"Irrelevant": Fox Distorts Obama Adviser's Remarks In Continued Scandal Mongering Campaign
Blog ››› ››› HANNAH GROCH-BEGLEY
Fox News distorted remarks from White House Senior Adviser Dan Pfeiffer to falsely claim the Obama administration felt recent controversies involving the IRS and the attacks on U.S. diplomatic facilities in Benghazi, Libya, were "irrelevant." Pfeiffer's full comments made clear, however, that the administration felt the IRS targeting particular groups was "inexcusable" and that the President was fully engaged during the Benghazi attacks.
On May 19, Pfeiffer appeared on five Sunday talk shows to discuss evidence that the IRS unduly scrutinized conservative groups applying for tax-exempt status. Fox & Friends aired a short portion of Pfeiffer's remarks from his appearance on ABC News' This Week out of context to claim Pfeiffer had dismissed the scandal, with Fox News analyst Peter Johnson Jr. claiming that Pfeiffer said, "[i]t's not relevant that the IRS is looking at people's tea party affiliations and violating their First Amendment rights." On-screen text claimed Pfeiffer defended "scandals as 'irrelevant'":
However, Pfeiffer's full remarks reveal that he said the IRS targeting certain groups was "outrageous and inexcusable" whether it was legal or illegal, and that the administration was committed to ensuring such targeting does not happen again regardless of the Department of Justice's final assessment of legality. From ABC's This Week (portion aired on Fox News highlighted in bold):
STEPHANOPOULOS: What does the president believe? Does the president believe that would be illegal?
PFEIFFER: I can't speak the law -- the law here, but the law is irrelevant. The activity was outrageous and inexcusable, and it was stopped and needs to be -- we need it to be fixed, so we can ensure it never happens again.
STEPHANOPOULOS: You don't really mean the law is irrelevant, do you?
PFEIFFER: What -- what I mean is that whether it's legal, or illegal is -- is not important to the fact that it -- that, the conduct as a matter. The Department of Justice said they're looking into the legality of this. The president is not going to wait for that. We have to make sure it doesn't happen again regardless of how that turns out.
Pfeiffer's condemnation of the IRS reflected President Obama's statement released on May 14 definitively calling the IRS's actions "intolerable and inexcusable," and Obama's firing of Steven Miller, the IRS acting commissioner, over the agency's actions.
Fox & Friends also distorted Pfeiffer's remarks regarding the September 11, 2012, attacks on U.S. diplomatic facilities in Benghazi, Libya, during his appearance on Fox News Sunday, with Johnson Jr. claiming Pfeiffer "also said that it wasn't relevant where the president was on the night of the attack and the fact that he went to Las Vegas. So it's not relevant where the president was."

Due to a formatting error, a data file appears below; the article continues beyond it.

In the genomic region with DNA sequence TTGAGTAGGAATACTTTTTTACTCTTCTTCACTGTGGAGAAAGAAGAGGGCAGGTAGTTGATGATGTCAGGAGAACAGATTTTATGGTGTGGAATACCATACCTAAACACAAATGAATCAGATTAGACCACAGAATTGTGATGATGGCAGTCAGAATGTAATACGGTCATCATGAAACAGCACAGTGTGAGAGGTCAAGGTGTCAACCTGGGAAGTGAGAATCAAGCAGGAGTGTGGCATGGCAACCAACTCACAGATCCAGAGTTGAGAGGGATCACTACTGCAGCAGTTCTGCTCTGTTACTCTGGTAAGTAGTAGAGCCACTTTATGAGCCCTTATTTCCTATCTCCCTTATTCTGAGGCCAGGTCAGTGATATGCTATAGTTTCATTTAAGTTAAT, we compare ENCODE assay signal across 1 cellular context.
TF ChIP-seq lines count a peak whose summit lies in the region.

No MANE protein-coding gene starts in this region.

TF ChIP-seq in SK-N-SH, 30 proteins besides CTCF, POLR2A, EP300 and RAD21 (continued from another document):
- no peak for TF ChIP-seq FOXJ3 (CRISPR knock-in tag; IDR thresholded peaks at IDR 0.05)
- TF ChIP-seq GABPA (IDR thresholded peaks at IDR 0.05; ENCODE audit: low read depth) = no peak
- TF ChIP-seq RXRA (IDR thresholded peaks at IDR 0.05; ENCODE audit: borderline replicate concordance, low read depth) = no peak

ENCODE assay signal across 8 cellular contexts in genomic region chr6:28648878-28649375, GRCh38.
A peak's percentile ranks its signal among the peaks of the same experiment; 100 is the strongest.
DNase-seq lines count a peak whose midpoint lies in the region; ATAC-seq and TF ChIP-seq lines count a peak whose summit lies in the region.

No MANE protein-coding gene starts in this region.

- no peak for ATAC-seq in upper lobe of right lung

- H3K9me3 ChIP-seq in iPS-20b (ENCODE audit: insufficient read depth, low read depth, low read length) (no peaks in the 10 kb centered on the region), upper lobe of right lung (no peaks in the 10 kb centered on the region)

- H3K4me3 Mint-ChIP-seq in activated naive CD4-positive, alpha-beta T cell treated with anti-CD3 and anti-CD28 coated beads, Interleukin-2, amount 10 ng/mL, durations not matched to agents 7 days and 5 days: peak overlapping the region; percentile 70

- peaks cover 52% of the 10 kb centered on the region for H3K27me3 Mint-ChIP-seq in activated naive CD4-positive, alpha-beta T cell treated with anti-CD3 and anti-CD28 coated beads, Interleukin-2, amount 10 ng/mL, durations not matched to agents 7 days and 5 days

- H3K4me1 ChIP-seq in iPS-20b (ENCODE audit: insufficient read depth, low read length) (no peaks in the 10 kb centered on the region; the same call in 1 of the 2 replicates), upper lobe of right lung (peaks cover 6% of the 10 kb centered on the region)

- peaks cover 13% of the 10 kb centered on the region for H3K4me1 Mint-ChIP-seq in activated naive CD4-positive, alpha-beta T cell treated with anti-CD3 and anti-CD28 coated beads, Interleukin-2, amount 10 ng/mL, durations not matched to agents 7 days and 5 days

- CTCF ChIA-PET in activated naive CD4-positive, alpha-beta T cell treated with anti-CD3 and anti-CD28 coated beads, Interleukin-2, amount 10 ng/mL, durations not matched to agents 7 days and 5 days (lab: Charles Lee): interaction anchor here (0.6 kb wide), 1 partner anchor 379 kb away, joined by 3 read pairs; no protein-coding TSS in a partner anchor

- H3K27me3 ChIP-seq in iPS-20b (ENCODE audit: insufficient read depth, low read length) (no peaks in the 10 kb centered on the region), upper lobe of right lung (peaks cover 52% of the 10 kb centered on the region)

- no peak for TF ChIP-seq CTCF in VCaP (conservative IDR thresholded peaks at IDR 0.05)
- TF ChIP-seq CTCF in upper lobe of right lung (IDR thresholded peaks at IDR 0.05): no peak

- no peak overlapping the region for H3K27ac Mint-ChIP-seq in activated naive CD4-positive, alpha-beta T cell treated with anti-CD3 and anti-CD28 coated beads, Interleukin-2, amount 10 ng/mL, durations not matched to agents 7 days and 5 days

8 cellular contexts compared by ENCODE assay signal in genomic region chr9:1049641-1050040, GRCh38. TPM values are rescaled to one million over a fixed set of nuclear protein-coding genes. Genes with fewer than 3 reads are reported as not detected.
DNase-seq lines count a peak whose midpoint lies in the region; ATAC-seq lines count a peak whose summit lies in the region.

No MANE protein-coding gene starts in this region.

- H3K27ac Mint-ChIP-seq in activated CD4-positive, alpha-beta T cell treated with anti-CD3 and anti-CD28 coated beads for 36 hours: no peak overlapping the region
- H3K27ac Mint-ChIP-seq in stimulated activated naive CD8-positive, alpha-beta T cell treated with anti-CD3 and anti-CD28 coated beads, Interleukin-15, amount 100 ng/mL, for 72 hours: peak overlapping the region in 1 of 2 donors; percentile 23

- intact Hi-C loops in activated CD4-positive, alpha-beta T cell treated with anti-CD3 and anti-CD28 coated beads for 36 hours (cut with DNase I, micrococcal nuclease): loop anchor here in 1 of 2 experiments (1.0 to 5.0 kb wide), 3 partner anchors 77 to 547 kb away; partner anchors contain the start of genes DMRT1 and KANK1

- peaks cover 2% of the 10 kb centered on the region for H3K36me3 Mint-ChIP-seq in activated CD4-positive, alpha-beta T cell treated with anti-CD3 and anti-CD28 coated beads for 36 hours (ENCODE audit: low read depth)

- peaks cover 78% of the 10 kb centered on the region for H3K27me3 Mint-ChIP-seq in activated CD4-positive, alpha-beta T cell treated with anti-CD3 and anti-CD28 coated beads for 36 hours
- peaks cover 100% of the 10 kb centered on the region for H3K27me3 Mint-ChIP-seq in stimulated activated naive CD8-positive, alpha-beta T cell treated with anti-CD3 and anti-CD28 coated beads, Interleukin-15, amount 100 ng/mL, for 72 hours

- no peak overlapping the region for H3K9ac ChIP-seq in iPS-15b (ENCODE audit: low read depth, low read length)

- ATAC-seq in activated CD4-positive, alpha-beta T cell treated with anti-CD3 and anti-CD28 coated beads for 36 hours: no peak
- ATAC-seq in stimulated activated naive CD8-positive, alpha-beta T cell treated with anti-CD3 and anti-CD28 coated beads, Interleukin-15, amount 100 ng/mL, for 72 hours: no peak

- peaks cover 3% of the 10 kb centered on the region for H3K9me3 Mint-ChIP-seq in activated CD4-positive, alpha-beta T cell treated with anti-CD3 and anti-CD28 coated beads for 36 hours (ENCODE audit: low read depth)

But once again, Pfieffer's full comments from Fox News Sunday reveal that he felt which room of the White House the president was in that night was "irrelevant" because the president was updated during the attacks by his National Security Council, and that the administration's priority was to make sure similar attacks do not happen again. From Fox News Sunday:
WALLACE: What did the president do that night?
PFEIFFER: He was kept -- he was in constant touch that night with his national security team and kept up to date with the events as they were happening.
WALLACE: When you say his national security team, he didn't talk to the secretary of state, except for the one time when the first attack was over. He didn't talk to the secretary of defense. He didn't talk to the chairman of the Joint Chiefs. Who was he talking to?
PFEIFFER: He was talking to his national security staff, his National Security Council, the people who keep him up to date about briefings as they happen.
WALLACE: Was he in the Situation Room?
PFEIFFER: He was kept up to date throughout the day.
WALLACE: Do you not know whether he was in the Situation Room?
PFEIFFER: I don't remember what room the president was in on that night. And that's a largely irrelevant fact.
WALLACE: Well -
PFEIFFER: The point is -- the question is -- the premise of your question is that somehow there was something that could have been done differently, OK, that would have changed the outcome here. The accountability review board has looked at this. People have looked at it. It's a horrible tragedy, what happened, and we have to make sure it doesn't happen again.
Despite Fox's multiple attempts to forward the debunked claim that the president was absent during the attacks in Benghazi, a photo of the president meeting with National Security advisers in the Oval Office the night of the attacks has been available on the White House Flickr page since January: